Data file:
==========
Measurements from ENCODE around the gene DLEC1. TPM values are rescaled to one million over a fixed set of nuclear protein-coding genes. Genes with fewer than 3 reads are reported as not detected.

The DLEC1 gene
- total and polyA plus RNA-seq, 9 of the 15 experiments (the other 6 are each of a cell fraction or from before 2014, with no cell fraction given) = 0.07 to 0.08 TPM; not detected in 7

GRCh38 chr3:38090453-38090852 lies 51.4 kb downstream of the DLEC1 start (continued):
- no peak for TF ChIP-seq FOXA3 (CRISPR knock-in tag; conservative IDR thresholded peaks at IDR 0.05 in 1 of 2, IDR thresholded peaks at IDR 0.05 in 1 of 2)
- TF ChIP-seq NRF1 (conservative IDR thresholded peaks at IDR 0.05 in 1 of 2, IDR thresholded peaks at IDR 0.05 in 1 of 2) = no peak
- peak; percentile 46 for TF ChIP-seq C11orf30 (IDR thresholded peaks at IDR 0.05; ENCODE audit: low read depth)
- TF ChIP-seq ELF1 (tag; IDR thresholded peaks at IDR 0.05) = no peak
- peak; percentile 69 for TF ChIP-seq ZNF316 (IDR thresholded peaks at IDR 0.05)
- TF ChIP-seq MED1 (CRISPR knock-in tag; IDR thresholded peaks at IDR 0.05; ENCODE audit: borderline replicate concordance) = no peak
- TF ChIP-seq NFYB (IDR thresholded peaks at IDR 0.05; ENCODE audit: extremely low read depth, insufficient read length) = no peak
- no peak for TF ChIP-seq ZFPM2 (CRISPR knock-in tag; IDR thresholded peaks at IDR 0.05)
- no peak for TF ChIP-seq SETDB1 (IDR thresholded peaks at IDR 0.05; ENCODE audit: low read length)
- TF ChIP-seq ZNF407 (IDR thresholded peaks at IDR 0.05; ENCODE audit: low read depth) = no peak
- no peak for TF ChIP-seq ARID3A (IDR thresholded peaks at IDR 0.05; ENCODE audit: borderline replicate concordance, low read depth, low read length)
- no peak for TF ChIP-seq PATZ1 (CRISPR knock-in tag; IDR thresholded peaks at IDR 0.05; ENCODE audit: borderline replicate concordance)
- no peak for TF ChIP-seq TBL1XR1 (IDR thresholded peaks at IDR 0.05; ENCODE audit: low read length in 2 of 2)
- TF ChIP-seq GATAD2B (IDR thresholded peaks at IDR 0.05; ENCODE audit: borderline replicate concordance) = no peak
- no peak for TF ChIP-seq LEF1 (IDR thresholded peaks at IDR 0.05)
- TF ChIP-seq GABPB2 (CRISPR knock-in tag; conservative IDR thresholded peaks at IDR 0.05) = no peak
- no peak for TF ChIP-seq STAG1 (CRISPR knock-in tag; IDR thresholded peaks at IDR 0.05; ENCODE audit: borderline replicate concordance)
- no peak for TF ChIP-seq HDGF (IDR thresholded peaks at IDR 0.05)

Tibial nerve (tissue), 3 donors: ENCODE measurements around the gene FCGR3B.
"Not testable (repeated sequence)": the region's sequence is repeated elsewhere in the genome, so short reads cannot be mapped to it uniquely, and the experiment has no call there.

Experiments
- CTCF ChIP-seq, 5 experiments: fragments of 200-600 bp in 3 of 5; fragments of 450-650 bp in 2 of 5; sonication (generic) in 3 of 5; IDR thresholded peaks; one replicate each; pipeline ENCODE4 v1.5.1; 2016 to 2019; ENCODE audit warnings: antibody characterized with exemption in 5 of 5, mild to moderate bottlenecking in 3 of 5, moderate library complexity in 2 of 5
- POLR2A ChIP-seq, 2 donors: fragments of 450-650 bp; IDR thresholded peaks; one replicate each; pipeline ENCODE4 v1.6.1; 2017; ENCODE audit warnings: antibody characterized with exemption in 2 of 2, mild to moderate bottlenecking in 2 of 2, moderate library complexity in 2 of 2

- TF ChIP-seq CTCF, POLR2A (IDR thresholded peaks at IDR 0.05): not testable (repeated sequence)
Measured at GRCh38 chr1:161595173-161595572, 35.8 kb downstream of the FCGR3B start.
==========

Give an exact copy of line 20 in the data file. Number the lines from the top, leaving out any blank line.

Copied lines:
- TF ChIP-seq GABPB2 (CRISPR knock-in tag; conservative IDR thresholded peaks at IDR 0.05) = no peak